At this very moment, yoga studios and outdoor churches across the globe are in full bloom with spring’s version of the 108 sun salutations celebrations, in which armies of solar power worshipers stretch and move and realign their bodies and bow 108 times to the sun.
The point is to cleanse, embrace courage, clarify intention, and, according to one website, “along with being an incredible way to detox physically and mentally, it’s a memorable gesture to mark the end of winter and the arrival of spring. I believe we can all truly benefit in celebrating this change together.”
The origins of sun salutations are in the roots of mysticism and spirituality itself, in Egypt, and in India, where the Hindu population worships Surya, the Hindu solar deity. I’m all in: The photo with this column is of yours truly, captured in one of my favorite natural habitats, in between delicious deadlines and (not complaining) commitments, coming out of winter hibernation on one of the first glorious sun-kissed days of spring.
Busted if you must, on the corner of 46th and Bryant, having just arrived and grabbed an iced coffee and brushed the bangs away from my forehead and opened my Third Eye (or Mind’s Rye), that all-knowing seer prism in the middle of the forehead that leads to the frontal lobe and dopamine center of the brain. As I’ve come to do so often over the last couple years, I pointed it directly at the sun, the ritual of which always reminds me how lucky I am, having instant access to this beam of hope and all its universal love, oneness, and higher collective consciousness.
The photo was taken outside Studio 2A (formerly Java Jack’s) by my friend and neighbor Marty Tanquist as she cruised by. A large group of friends and acquaintances were sitting a couple tables away from me when I arrived that afternoon around 5:30 p.m., claiming my spot in the sun, but I didn’t want to interrupt. I sat down and locked in on the blinding light and contemplated why I’d been so drawn of late, so instinctively, to getting my Third Eye (the pineal gland) as close to the heat as possible. Turns out the reasons are both biological and spiritual. From Wikipedia:
“The pineal gland has been compared to the photoreceptive, so-called third parietal eye present in the epithalamus of some animal species, which is also called the pineal eye. Rene Descartes believed the pineal gland to be the ‘principal seat of the soul’ and viewed it as the Third Eye. This Third Eye activates when exposed to light, and has a number of biological functions in controlling the biorhythms of the body. It works in harmony with the hypothalamus gland which directs the body’s thirst, hunger, sexual desire and the biological clock that determines our aging process.”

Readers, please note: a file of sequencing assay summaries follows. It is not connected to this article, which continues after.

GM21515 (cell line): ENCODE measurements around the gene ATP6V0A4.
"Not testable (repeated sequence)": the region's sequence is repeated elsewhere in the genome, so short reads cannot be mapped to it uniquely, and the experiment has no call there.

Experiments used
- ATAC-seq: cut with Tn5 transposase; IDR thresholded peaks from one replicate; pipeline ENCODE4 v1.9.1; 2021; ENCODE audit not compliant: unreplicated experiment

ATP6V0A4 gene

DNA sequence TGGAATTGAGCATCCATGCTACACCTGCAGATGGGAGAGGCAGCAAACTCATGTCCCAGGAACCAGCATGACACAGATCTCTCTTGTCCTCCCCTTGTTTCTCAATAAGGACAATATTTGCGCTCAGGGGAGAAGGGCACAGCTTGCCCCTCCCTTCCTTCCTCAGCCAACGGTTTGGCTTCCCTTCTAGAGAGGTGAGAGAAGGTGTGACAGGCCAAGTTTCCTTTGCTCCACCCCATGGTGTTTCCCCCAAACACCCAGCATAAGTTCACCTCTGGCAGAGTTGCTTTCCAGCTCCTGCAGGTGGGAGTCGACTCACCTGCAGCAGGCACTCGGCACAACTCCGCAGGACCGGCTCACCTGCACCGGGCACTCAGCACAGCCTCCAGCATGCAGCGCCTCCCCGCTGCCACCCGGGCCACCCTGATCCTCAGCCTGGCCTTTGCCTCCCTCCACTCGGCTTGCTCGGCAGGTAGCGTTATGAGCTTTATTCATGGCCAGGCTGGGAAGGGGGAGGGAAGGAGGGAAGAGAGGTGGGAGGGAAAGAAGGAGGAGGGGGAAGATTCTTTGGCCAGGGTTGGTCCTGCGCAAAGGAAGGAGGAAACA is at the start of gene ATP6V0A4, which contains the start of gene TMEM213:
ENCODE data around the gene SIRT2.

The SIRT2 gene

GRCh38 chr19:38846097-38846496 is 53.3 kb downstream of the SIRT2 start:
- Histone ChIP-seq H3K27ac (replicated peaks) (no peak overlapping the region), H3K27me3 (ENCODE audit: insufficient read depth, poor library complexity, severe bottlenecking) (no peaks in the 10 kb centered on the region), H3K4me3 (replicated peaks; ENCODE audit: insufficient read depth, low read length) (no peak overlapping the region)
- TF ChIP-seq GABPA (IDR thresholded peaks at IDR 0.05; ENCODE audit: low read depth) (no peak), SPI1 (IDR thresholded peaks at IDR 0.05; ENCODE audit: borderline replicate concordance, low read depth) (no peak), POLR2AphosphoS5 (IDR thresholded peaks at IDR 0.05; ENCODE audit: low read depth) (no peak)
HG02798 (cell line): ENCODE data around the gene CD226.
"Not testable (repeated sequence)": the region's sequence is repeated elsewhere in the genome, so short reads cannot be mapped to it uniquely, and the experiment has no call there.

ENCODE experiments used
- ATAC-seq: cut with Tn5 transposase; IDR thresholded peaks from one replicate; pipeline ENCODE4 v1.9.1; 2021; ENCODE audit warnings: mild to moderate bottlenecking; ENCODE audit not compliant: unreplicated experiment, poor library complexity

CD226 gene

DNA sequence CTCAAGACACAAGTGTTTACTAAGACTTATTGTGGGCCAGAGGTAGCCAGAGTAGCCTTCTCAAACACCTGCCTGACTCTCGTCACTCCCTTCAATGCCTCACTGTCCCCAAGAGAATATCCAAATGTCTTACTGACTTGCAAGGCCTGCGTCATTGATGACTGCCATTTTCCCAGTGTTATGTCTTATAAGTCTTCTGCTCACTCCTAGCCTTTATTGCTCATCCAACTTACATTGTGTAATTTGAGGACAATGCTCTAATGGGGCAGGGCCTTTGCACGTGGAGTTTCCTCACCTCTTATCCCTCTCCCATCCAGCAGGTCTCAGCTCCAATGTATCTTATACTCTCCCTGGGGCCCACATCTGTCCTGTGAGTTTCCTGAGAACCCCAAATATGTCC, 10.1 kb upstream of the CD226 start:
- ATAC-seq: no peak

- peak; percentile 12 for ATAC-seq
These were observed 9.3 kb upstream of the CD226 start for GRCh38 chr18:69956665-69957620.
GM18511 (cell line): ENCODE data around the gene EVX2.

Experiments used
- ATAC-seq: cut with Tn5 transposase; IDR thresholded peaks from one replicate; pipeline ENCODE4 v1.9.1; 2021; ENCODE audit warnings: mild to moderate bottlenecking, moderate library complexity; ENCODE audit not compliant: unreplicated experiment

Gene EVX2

When they got up to leave, one old friend said, “It takes a lot of confidence to sit out in the sun like that.” Meaning, I suppose, to goof off so publically, nakedly, carelessly — without sunscreen, for heaven’s sake.
“You gotta do it; it’s good for the soul,” I told her as she scooted off, and that’s the truth. Before I even knew it had a name, I was practicing atapa anana, the yogic phrase for sun bathing, and doctors of all stripes, yogis, pagans, sun worshippers, and other wise ones know that even just a little time in the sun every day is refreshing and refueling on many levels.
Foolish? Selfish? Lazy? Hardly. As Alain De Botton recently put it in his wonderful essay “On Sunshine” (from the essential “The Book Of Life”).
“If joy at fine weather is worrying to people of taste and intellectual sophistication, it is because of a fear that paying attention to pretty skies will mean one forgets the actual conditions of life: war, disease, poverty and political evil. But for most of us, the greatest risk we face is not in fact complacency; few of us are likely to be able to forget chaos for any length of time. Indeed, the real risk is not sentimental naivety; it is that we are going to fall into fury, despair and unshakeable depression. It is this eventuality that a sunny day is well suited to correct.
“Flowers in the spring, blue skies, children running in the park … these are crucial symbols of hope. Scenes where no one is dying or suffering, where the air is warm, where there is an absence of sickness and in which everyday, quiet ordinary contentment is glimpsed… this is anything but banal. Given the facts of life, cheerfulness is a phenomenal achievement – and the sunny days that occasionally lie behind it are bearers of their own particular and highly significant wisdom.”
In other words, let the sunshine in. Even if you’re not on a regular sun salutation schedule, consider all of the above permission to do as I and so many Egyptians and Sun Ra have done before you: Next time the sunshine calls, get out of your dark and busy hole and embrace it with the knowledge that you’re partaking in an ancient form of prayer and mediation, and sucking up the best source of Vitamin D on the planet. Shine on…
Jim Walsh lives and grew up in East Harriet. He can be reached at firstname.lastname@example.org